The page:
Need More Information?

Call us today, our team is happy to help you 1-866-990-7543

Pallet Forks - Skid Steer

Skid Steer Pallet Fork Frames

Pallet fork frames can be built with different features which should also be considered before purchasing.
<br>
<br>
A common frame we sell is the “walk through pallet fork frame”. The walk through frame has a large opening in the back for the frame to allow you to enter your skid steer with ease.
<br>
<br>
Some customers may also prefer low profile pallet fork frames to increase forward visibility while operating the skid steer.
<br>
<br>
High back frames are also popular, as well as pallet fork frames with “brick guards”. These frames are designed to prevent damage to the skid steer if your load tip backwards towards the skid steer.

Pallet Fork Tine Length

It’s important to consider the length of pallet fork you need for the job at hand. Common lengths are 42”, 48” 54”, 60” and 72”.
<br>
<br>
The most common skid steer pallet forks and frame are class 2 with a 48” long fork tine.
<br>
<br>
A common concern with choosing a longer than necessary pallet fork tine is the increased likelihood of operator error. That is, sliding the fork beyond the pallet being lifted and damaging products/structures behind the pallet.
<br>
<br>
Conversely, choosing a pallet fork thats too short can be dangerous. It’s important to support the entire load being lifted, and too short of a pallet fork can lead to tipped loads and broken forks.

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Pallet fork classes and capacities

Pallet forks and frames come in class 1, 2, 3 or 4. Ensuring that your pallet forks and frame are of the same class is crucial to ensuring that your pallet forks will fit on your frame.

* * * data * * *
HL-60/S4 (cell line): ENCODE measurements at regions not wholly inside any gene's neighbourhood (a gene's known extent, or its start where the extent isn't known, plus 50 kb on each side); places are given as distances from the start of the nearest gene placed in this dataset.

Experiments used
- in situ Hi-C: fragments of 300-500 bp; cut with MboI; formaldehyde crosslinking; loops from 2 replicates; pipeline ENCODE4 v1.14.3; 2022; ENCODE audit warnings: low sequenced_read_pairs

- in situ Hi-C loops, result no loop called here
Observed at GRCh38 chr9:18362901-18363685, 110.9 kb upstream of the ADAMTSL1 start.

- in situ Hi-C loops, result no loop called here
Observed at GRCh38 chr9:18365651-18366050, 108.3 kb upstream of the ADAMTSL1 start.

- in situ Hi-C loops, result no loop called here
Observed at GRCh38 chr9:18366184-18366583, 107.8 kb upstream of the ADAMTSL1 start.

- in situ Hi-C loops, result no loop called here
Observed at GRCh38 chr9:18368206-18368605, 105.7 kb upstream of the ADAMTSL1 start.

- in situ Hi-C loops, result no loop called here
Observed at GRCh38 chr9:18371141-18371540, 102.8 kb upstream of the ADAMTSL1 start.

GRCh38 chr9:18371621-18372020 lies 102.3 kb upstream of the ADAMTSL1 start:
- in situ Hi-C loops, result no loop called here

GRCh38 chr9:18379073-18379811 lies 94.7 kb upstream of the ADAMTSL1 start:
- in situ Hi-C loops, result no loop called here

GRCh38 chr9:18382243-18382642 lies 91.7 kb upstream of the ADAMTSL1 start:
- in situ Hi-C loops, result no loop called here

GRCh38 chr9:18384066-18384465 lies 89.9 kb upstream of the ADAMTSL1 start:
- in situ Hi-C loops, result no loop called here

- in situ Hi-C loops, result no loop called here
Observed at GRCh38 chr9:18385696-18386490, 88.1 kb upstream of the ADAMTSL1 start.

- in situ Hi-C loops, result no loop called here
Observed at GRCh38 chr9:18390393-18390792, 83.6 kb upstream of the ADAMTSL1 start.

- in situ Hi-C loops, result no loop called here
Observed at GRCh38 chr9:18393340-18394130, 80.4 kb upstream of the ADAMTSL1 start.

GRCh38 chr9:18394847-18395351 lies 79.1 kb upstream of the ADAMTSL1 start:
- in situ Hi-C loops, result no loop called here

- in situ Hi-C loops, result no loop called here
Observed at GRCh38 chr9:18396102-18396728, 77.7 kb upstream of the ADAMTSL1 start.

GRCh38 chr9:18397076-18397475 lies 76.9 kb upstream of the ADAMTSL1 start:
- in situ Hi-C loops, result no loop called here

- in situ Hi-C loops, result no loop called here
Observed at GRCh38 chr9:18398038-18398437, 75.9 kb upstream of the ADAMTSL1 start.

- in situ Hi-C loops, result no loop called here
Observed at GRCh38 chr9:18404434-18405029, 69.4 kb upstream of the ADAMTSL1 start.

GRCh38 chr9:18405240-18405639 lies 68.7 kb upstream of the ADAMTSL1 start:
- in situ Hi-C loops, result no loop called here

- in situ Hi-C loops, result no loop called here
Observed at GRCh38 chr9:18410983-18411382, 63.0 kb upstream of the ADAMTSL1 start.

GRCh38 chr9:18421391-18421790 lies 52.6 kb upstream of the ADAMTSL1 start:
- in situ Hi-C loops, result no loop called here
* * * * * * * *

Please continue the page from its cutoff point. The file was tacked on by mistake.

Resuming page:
<br>
<br>
For example, a class 2 frame will not be able to couple with class 3 forks. The reason for this is that fork and frame classification will determine the “hook” or “hangar” spacing on the forks and frame.
<br>
<br>
Therefore, pallet forks should only be paired with frames of the same class.
<br>
<br>
<h4>Fork classification hangar spacing</h4><br>

Class 1 inside dimensions: 13.00”<br>
Class 2 inside dimensions: 16.00”<br>
Class 3 inside dimensions: 20.00”<br>
Class 4 inside dimensions: 25.00”<br>
<br>
<b>The class of pallet forks and frame also indicates its overall lifting capacity.</B><br>

Class 1 Lift capacity: Less than 2,000 pounds<br>
Class 2 Lift capacity: 2,000 - 5,500 pounds<br>
Class 3 Lift Capacity: 5,500 - 11,000 pounds<br>
Class 4 Lift Capacity: 11,000 pounds - 17,500 pounds<br>

Pallet fork tine width and thickness

Pallet fork thickness is set by the manufacturer and determined by the classification of fork. For example, Berlon Industries class 2 pallet fork tines are between 1.375” to 1.75” thick depending on the model and length chosen.
<br>
<br>
Too thin of a pallet fork can bend and cause fatigue and failure, while too thick of a pallet fork may restrict your ability to lift certain items without damaging them.
<br>
<br>
Your pallet forks will thin out with age and you should monitor for excessive amounts of wear.
<br>
<br>
Common pallet fork tines widths are 4” or 5”. This will again come down to your preference, as narrower forks may be advantageous when moving certain material.

When should I replace my skid steers pallet forks?

It’s easy to over use your pallet forks as sometimes its not perfectly obvious that they have worn out.
<br>
<br>
It is possible to purchase pallet fork wear indicators, as well, some pallet forks will come with a wear guide on them.
<br>
<br>
You should however keep an eye out for obvious signs of damage and inspect your forks and frame regularly. Follow the manufactures recommendations and OSHA requirements to keep your crew safe.
<br>
<br>
You should immediately replace your pallet forks if you notice surface cracks, bent or out of shape tines, or excessive wear.
<br>
<br>
<br>

We want to make your shopping experience to be as simple as possible.

Contact us today to talk to one of our sales representatives!

1-866-990-7543